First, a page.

Local names: Achiti (Ilk.); achote (Tag.); achoete (Tagb.); achuete (Tag., Sbl., Bik., P. Bis., Ilk.); asoti (Ibn.); atsiute (Sbl.); apatut (Gad.); asuite (Ilk.); asuti (Tag.); atseuete (Tag.); atsuite (Ilk.); chanang (Sul.); chotes (S. L. Bis.); janang (Sul.); sotis (C. Bis.); annatto (Engl.).

achuete-annatto

Achuete is usually planted in and about towns throughout the Philippines. It is a native of tropical America, and is now pantropic in cultivation.

This tree grows from 4 to 6 meters in height. The leaves are entire, ovate, 8 to 20 centimeters long, and 5 to 12 centimeters wide, with broad, more or less heart-shaped base, and pointed wide, with board, m, and pointed tip. The flowers are white or pinkish, 4 to 6 centimeters in diameter, and borne on terminal panicles. The capsules are ovoid or somewhat rounded, reddish brown, about 4 centimeters long, and covered with long, slender, rather soft spines; and contain many small seeds, which are covered with a red pulp, which yields a well-known dye.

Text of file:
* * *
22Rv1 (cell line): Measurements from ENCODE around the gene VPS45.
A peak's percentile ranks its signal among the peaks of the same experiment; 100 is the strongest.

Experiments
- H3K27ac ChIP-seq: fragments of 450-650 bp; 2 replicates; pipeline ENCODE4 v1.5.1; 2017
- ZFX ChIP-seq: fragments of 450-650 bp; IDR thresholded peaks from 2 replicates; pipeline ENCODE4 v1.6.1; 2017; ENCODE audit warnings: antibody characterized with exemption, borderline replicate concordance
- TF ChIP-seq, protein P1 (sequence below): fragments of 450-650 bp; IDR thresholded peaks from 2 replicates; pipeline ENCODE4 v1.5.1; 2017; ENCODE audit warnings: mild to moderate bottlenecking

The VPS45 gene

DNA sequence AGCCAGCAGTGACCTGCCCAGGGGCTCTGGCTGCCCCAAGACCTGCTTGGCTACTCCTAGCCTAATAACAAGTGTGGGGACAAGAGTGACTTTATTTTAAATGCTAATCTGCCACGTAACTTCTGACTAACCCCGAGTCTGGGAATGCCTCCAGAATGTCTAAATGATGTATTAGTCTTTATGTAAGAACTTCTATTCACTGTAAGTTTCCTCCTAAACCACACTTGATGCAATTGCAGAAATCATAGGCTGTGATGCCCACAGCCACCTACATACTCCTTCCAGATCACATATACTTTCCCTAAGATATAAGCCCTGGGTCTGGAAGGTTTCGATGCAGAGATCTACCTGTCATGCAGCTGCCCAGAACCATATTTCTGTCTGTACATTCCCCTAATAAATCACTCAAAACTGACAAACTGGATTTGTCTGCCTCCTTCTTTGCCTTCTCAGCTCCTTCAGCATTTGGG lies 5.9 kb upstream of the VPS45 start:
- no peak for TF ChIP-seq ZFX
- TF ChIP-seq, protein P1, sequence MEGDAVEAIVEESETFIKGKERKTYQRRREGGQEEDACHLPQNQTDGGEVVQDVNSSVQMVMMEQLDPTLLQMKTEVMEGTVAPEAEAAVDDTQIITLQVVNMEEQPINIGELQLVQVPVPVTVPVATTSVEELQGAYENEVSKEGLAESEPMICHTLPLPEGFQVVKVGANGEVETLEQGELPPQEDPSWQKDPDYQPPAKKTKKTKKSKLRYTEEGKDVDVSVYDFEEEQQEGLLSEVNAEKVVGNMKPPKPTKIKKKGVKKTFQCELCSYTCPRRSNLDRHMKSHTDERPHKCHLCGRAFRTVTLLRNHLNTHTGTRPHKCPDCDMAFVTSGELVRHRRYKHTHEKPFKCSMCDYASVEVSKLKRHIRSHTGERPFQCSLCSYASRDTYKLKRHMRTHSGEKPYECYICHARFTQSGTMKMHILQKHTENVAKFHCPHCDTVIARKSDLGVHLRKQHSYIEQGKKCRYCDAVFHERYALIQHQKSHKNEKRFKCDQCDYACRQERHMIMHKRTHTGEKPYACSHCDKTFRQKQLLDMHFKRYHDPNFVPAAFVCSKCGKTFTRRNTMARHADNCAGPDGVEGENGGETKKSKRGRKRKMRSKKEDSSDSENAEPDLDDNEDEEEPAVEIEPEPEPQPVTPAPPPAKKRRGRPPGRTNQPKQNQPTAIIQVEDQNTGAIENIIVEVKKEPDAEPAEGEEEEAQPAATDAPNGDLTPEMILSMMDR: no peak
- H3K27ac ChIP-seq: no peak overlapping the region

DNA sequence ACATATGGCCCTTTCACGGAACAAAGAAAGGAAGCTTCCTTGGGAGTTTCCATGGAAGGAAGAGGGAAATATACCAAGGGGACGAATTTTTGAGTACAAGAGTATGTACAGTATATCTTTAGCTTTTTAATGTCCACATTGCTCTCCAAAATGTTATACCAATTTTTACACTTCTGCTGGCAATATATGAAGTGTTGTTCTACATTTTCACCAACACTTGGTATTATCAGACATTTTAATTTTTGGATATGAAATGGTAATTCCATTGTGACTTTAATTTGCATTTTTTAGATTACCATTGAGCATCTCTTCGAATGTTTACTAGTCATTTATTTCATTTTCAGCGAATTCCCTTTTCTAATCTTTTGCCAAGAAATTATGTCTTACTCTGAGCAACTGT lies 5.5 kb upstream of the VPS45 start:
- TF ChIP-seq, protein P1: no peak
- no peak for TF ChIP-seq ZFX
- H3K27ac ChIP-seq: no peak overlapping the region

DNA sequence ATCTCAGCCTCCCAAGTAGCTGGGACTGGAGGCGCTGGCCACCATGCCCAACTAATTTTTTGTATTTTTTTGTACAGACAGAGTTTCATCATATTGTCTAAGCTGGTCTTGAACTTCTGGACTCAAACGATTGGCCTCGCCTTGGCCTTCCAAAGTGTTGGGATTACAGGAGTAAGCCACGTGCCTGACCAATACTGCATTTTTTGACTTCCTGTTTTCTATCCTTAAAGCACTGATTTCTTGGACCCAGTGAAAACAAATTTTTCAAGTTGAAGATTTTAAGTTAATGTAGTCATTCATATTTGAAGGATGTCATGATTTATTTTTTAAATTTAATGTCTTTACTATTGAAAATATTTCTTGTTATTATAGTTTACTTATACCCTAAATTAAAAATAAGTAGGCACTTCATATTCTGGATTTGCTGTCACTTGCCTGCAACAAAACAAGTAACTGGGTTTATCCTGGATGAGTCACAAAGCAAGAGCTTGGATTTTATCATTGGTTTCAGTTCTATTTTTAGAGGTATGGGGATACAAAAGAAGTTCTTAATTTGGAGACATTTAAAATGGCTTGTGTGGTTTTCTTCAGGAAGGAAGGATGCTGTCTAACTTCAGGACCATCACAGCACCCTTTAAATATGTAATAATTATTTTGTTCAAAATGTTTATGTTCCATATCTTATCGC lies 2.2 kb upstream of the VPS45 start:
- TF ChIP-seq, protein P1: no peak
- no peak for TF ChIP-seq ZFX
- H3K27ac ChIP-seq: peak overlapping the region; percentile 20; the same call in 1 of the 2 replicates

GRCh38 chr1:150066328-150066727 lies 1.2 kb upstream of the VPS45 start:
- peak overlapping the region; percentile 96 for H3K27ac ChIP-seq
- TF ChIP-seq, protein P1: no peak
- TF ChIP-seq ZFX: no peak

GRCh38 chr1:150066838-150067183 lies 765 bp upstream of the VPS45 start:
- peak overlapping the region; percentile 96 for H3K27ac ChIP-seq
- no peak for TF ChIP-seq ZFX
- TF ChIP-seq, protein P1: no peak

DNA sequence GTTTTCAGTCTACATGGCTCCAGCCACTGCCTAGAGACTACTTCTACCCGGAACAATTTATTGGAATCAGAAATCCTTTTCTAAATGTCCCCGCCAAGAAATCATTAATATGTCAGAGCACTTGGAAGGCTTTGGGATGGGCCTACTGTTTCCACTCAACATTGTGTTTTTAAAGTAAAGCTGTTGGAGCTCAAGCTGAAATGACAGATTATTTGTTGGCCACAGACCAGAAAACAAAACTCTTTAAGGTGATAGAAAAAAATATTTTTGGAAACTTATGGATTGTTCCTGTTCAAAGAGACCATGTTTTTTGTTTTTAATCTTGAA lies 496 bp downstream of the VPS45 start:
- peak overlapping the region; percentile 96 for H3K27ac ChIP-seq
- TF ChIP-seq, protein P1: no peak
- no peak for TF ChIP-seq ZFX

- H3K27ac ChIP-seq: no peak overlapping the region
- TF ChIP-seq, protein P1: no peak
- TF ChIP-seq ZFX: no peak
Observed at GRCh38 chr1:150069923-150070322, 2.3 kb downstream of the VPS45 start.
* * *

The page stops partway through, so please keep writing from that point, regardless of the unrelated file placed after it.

The seeds are used locally for coloring food. The coloring matter of the fruit, annatto, is employed commercially for coloring butter and in the preparation of various polishes for russet lather. According to Burkill, the roots impart to meat the taste and color of saffron. A fairy good fiber may be obtained from the bark.

Etti reports that the coloring matter in the seeds is bixin. Wehmer records that the seeds contain a fatty oil with palmitin, a little stearin, and phytosterol.

The leaves and dye are official in the Dutch and Mexican Pharmacopoeias.

In the Philippines, the achuete dye is much used with lime as an external application in erysipelas. Father de Sta. Maria reports that achuete is effective for burns, and mixed with coconut, is applied to the throat. According to Guerrero, a decoction of the bark is employed in febrile catarrhs. The red, resinous substance of the seeds is considered an efficient remedy for certain skin diseases. Tavera says that the fine powder, which covers the seeds, is used as haemostatic, and internally as a stomachic.